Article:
chrisb 21st January 2009 02:36 AM

Maybe too late, since Dave has already chimed in, but:

Since the Fonken name was cited, if I may add tuppence to the discourse, - one of the main features of all variants of the Planet10 Fonken family of designs is the resistive nature of the narrow slotted ports.

A smaller member of this continually expanding family went though a couple of iterations - basically as an exercise to find how small the box volume could be shrunk while retaining as much of the sonic signature of the Prime as possible.

The first draft had a simple round port ( as Dave does all the math and working drawings, I of course forget the dimensions) and was literally a couple of hours start to finish for the rough prototype. As it showed promise, the next step was to rework for the slotted ports, and play with aesthetics / dimensions and bracing. Quite simply put, we found the narrow slot ports sounded better.

For reasons that Dave, Scott, or others could describe, the more resistive ports retain the enclosure tuning over a wider range of internal pressure levels (i.e. sound volumes) than a simple round port, particularly those of larger diameter.

A couple of years ago we built a minor variation (bracing and dimensions) of Fostex's factory recommended BR for the FE167E, with the round port. While it certainly demonstrated the extra sensitivity and more deeply extended low frequency response that you'd expect from this driver, it was outclassed in terms of articulation, tonality and textural detail from the lower mid-bass on down by the FE127 Fonken Prime.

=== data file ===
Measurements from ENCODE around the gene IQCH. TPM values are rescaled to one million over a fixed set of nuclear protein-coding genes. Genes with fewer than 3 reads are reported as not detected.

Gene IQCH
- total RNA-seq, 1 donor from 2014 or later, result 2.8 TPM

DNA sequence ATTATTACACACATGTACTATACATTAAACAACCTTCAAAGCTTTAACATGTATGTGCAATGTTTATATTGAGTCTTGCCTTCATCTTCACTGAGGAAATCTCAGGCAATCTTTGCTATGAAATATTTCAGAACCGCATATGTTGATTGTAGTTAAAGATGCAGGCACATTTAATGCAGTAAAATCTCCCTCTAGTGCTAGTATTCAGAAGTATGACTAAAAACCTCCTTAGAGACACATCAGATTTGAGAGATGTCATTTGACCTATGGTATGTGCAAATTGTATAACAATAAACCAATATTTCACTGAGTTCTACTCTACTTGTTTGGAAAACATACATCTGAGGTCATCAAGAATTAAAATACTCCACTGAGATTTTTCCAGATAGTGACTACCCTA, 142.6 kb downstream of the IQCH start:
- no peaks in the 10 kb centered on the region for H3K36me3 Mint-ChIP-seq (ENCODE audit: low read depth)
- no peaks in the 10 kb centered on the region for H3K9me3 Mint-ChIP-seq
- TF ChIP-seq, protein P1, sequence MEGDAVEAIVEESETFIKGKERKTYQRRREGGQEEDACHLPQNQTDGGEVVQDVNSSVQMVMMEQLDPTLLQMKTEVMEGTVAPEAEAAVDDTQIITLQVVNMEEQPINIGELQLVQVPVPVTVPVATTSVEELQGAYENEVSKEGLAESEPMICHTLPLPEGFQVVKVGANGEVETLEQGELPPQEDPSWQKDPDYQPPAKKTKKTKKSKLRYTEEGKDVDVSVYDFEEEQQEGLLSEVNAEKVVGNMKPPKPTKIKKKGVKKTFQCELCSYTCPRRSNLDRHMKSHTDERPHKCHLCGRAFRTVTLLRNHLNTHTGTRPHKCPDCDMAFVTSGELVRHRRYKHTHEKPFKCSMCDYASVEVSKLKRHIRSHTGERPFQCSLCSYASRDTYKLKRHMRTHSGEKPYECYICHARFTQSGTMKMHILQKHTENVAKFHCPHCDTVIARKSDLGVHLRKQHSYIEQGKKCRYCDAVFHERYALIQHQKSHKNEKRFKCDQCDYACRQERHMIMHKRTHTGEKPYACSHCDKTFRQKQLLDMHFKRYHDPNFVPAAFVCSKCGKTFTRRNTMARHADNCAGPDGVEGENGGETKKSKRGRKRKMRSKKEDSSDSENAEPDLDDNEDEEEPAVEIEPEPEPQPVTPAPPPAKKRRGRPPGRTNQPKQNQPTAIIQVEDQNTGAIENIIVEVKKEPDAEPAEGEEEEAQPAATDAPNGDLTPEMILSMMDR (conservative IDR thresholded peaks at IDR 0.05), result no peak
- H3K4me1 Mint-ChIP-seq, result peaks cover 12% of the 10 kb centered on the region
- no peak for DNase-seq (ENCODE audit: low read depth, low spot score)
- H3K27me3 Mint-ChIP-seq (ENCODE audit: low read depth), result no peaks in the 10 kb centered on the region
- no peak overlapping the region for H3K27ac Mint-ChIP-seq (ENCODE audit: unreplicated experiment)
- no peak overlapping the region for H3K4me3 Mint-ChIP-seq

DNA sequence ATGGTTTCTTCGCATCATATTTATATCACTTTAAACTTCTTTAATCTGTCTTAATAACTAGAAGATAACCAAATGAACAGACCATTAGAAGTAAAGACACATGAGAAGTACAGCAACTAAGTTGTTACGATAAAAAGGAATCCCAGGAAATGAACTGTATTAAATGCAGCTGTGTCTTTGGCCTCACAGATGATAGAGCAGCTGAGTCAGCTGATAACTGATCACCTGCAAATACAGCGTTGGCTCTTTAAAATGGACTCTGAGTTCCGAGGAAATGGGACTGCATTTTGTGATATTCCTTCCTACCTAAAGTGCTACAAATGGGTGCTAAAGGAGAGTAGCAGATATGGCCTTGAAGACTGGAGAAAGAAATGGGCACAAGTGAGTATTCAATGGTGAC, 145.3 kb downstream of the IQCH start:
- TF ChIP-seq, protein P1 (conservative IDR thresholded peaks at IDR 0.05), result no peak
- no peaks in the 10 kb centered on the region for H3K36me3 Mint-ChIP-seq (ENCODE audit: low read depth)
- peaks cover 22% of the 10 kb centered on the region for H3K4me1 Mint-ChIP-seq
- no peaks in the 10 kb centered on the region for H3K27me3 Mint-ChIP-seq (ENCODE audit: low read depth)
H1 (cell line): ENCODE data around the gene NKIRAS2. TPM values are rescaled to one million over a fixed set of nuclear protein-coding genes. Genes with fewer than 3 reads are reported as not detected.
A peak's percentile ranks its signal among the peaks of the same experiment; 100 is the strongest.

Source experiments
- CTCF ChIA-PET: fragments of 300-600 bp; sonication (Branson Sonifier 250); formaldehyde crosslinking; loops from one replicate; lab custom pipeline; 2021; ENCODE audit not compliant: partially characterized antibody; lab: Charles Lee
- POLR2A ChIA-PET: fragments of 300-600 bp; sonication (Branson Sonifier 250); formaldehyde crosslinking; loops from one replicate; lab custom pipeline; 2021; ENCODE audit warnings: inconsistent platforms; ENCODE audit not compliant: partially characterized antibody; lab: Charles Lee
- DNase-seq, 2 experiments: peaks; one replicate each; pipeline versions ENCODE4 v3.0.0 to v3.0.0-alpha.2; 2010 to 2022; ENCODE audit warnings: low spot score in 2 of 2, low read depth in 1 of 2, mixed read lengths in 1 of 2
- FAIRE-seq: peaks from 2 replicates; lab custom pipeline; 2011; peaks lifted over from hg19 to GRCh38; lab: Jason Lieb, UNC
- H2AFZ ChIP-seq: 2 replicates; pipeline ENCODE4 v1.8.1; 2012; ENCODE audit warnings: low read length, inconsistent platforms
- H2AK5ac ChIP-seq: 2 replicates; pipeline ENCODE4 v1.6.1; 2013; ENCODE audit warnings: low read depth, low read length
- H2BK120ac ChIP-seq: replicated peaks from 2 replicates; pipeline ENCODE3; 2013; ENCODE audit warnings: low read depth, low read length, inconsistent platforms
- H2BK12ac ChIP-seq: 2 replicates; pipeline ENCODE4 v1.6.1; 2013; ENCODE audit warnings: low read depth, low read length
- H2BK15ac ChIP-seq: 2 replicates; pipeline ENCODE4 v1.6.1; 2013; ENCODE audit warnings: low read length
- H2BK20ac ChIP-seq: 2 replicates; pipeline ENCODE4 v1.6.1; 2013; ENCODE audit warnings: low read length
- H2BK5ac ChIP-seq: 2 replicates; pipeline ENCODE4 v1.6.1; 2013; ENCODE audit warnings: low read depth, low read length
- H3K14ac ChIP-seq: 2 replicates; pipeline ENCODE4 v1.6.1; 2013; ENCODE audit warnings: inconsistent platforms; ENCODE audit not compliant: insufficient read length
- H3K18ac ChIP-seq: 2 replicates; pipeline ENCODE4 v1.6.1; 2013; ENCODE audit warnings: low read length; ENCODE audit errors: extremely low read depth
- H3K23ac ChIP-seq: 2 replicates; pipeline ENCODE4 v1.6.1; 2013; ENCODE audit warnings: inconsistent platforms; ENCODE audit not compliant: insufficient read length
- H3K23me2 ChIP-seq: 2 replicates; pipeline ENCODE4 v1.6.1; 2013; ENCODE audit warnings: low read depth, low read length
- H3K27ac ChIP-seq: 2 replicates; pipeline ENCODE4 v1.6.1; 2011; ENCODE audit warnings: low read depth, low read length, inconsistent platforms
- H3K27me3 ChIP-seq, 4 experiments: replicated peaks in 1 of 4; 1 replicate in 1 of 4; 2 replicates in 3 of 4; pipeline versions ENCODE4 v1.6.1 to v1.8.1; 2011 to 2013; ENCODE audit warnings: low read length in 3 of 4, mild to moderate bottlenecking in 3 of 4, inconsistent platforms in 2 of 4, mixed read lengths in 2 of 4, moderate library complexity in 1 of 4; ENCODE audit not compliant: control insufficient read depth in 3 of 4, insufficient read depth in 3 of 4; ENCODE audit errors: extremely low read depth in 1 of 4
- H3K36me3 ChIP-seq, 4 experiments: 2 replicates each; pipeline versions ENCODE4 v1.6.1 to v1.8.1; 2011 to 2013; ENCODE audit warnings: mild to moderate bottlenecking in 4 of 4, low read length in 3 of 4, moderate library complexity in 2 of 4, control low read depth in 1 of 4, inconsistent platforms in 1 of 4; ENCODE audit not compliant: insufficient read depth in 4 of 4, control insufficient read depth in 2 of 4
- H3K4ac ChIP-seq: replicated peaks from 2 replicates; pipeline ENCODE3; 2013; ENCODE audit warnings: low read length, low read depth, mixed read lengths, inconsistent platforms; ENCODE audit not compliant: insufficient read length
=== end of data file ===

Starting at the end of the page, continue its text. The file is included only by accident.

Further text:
edit: Dave -maybe you could address the highlight point - as you had discussed with clients on Sunday.

final (?) edit: Gareth - on closer review of your drawing, I'd be more concerned about the effect of what appears to be a large lateral brace behind the driver. Even with extensive holes, I think you'd find this to generate a lot of very early and high pressure reflections back to the driver. As we found out in an unrelated design, this can cause more problems than the extra cabinet bracing cures.

a.wayne 21st January 2009 02:40 AM


Originally posted by Scottmoose
This of any interest?

This actually works pretty well , i first saw the design in a British mag Hi-fi news i believe back in the 70's , built one at the time and was very pleased with the results.

planet10 21st January 2009 02:47 AM


Originally posted by Bigun
So let me see if I understand from a few hours of web searching...
A smaller but longer port gives a higher resistance and vice versa.

For the Onken design, one uses long ports to minimize the total port area and thereby raise the resistance of the ports.
All that math! It may be right but my method is more like this... i model a bass reflex with a roll-off curve of a specific shape -- i play until it looks/feels right -- then i fit high ratio/long ports, build it, listen, modify as required, loop, until done.

One thing i can say re that last quoted bit is that the a port gets longer when you make the ports bigger.

Now my designs aren't necessarily official Onkens, they just look like it. (Jeff ran some of them thru an Onken spreadsheet and says they do or are at least close.


Bigun 21st January 2009 03:08 AM

Thanks guys ! -it's great to have mentors to lean on.

I'm a bit of an engineer at heart and just can't resist needing to know a bit of what's going on and why the designs are the way they are.

And that patent I referred to for placing a restriction on the port looks most like adding a resistor to the 'inductance' of the port which would be vastly simpler than the Fonken approach as well as being tunable. Clearly I would need to do some experiments to further this, but I'm not sure if time constraints will allow. If I do I'll be sure to get back to you.

In the meantime...

My two FE127e drivers shipped today so I need to settle on the box. Well, of course I could (should) pick one of the many proven designs and get cracking. Home Depot for some Birch Ply this weekend.

Chris - good advice about the poorly positioned brace, I think I put it there to hold the 'pipes' but this isn't necessary of course.